Kelty Patrick Dennehy may have saved another live when he took his own four years ago.
A copy of Kelty’s suicide note, which was passed out at his service, eventually made its way to a young woman tormented by thoughts of suicide. Kelty’s words made her think twice and ultimately seek out professional help.
"We just thought it was simply a note for everybody," said his father Kerry Dennehy of the family’s decision to share the note. "It wasn’t ours to keep."
And it wasn’t ours to keep quiet, he said of the tragedy that claimed his 17-year-old son who was desperately suffering from depression.
That’s one of the reasons the Kelty Patrick Dennehy Foundation, the organization dedicated to raising awareness about mental illness and removing the stigma associated with the disease, has donated money for a new depression-screening program at Whistler Secondary School.
This fall, Youth Net Whistler, will begin by holding focus sessions with small groups of students to talk about mental health issues, stresses in their lives and the different ways of coping with them.
"It’s what they (want to) talk about really," said Sarah Brandon, a Youth Net facilitator from Ottawa who was in Whistler this week to help establish the program.
Brandon and co-facilitator Hagan Riglin trained 18 local volunteers over a two-day period in Whistler.
Their goals are not only to screen for youth who are suffering from depression and to link them to resources in the corridor but to give other students, their friends, the mechanisms to cope with signs of depression in fellow students. It is also hoped that by talking about mental illness they can help break down some of the stigma, which still surrounds the disease.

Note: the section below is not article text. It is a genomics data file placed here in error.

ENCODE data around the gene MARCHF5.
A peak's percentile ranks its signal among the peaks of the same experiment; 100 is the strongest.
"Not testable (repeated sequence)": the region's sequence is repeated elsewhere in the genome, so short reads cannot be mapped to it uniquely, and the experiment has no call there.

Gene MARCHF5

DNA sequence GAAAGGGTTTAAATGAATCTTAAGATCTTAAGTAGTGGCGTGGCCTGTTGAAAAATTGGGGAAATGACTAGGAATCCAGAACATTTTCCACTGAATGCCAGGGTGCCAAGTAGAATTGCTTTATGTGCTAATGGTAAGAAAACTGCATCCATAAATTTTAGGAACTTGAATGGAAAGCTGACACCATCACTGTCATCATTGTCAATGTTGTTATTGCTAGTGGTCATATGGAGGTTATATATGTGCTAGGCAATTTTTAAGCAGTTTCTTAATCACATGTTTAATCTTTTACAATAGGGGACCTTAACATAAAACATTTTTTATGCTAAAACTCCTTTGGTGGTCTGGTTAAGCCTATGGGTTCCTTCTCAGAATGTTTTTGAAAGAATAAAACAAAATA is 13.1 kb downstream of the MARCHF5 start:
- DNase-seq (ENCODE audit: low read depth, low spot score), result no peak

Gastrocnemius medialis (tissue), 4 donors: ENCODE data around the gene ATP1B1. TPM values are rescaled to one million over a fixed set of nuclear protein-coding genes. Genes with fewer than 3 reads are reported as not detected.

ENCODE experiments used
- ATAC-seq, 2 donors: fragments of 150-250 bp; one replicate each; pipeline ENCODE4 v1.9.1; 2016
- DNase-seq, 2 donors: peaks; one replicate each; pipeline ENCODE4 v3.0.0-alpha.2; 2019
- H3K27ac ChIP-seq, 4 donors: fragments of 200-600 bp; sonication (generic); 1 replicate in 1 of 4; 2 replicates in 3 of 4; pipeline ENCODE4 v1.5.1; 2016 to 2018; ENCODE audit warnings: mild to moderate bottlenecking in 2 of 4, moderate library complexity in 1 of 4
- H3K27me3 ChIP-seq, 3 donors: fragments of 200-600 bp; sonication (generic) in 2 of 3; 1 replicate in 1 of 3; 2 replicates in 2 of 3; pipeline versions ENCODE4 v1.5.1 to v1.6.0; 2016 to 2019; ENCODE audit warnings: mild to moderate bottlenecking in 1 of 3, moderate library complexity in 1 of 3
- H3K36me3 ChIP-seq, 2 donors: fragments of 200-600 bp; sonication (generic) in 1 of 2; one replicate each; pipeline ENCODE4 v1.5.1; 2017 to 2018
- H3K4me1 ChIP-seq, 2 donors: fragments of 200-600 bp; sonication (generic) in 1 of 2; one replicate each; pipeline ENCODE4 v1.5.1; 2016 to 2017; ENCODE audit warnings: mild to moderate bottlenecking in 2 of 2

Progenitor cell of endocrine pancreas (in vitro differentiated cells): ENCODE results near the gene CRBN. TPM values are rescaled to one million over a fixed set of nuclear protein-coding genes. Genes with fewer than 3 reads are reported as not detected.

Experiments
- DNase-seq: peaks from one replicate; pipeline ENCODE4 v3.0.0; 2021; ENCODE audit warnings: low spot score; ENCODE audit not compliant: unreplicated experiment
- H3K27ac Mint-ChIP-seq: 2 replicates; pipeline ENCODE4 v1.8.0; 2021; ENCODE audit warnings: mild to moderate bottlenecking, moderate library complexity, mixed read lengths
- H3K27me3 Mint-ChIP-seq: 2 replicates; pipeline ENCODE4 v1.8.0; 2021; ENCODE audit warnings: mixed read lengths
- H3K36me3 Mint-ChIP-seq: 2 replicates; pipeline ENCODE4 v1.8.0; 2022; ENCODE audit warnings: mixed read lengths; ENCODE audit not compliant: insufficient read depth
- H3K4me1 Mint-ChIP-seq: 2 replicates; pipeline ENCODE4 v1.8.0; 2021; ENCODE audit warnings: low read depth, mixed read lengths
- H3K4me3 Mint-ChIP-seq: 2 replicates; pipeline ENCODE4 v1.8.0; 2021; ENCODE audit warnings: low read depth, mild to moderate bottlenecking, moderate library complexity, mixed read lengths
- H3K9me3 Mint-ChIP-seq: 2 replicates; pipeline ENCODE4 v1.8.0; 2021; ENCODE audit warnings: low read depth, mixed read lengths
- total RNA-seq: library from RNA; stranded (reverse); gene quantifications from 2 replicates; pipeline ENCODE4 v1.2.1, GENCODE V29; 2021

"(It’s) the last thing to come out of the closet," said Dennehy of what he calls the "taboo" subject of mental illness.
Two-thirds of the program will be funded through Kelty’s foundation and the remainder through Whistler Community Services Society.
Youth Outreach Work Claire Mozes was instrumental in bringing Youth Net to Whistler after what she saw as a gap in services.
"(The youth) work on being physically fit," she said. "What are the strategies (they use) to become mentally fit?"
Youth Net Whistler will be one of nine similar programs across the country, with one major difference; only the Whistler program relies solely on volunteer support, a fact that is not lost on Dennehy.
"This community is rock solid," he said.
He is referring not only to the volunteers who donate their time, but also to the people in the community who have given generously to his fundraising efforts through the foundation.
Last year the community raised more than $200,000 for Kelty’s foundation in the annual Drive Fore Life weekend event.
That weekend is fast approaching, on Sept. 9, with a golf tournament, barbecue, and rock ’n’ roll concert at Buffalo Bill’s.
It will be a full "weekend to remember," promises Dennehy.
Ultimately the goal is that Kelty will not only have saved one other life through the words in his suicide note but that the foundation in his name will prevent more people from taking their lives. And bring mental illness out of the closet so that people can talk about it, get help and not feel shame.
For more information about the foundation and the upcoming Drive Fore Life event go to www.thekeltyfoundation.org .